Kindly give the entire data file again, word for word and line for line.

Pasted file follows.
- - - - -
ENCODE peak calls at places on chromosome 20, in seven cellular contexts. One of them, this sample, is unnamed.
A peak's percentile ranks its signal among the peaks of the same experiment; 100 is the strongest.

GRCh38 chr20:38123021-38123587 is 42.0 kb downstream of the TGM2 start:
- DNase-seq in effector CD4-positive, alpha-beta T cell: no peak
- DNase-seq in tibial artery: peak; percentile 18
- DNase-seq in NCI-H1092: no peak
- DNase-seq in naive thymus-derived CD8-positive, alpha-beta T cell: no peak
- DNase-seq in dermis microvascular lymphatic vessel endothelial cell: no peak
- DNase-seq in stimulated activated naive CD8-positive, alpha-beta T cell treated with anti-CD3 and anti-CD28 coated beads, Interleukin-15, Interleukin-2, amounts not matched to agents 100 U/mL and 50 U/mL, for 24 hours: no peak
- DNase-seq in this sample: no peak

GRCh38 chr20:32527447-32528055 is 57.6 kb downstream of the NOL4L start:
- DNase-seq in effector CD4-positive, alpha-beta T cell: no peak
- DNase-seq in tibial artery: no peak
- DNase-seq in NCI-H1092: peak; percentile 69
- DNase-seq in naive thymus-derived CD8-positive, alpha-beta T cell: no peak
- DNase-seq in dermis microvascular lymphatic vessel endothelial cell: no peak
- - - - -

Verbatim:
ENCODE peak calls at places on chromosome 20, in seven cellular contexts. One of them, this sample, is unnamed.
A peak's percentile ranks its signal among the peaks of the same experiment; 100 is the strongest.

GRCh38 chr20:38123021-38123587 is 42.0 kb downstream of the TGM2 start:
- DNase-seq in effector CD4-positive, alpha-beta T cell: no peak
- DNase-seq in tibial artery: peak; percentile 18
- DNase-seq in NCI-H1092: no peak
- DNase-seq in naive thymus-derived CD8-positive, alpha-beta T cell: no peak
- DNase-seq in dermis microvascular lymphatic vessel endothelial cell: no peak
- DNase-seq in stimulated activated naive CD8-positive, alpha-beta T cell treated with anti-CD3 and anti-CD28 coated beads, Interleukin-15, Interleukin-2, amounts not matched to agents 100 U/mL and 50 U/mL, for 24 hours: no peak
- DNase-seq in this sample: no peak

GRCh38 chr20:32527447-32528055 is 57.6 kb downstream of the NOL4L start:
- DNase-seq in effector CD4-positive, alpha-beta T cell: no peak
- DNase-seq in tibial artery: no peak
- DNase-seq in NCI-H1092: peak; percentile 69
- DNase-seq in naive thymus-derived CD8-positive, alpha-beta T cell: no peak
- DNase-seq in dermis microvascular lymphatic vessel endothelial cell: no peak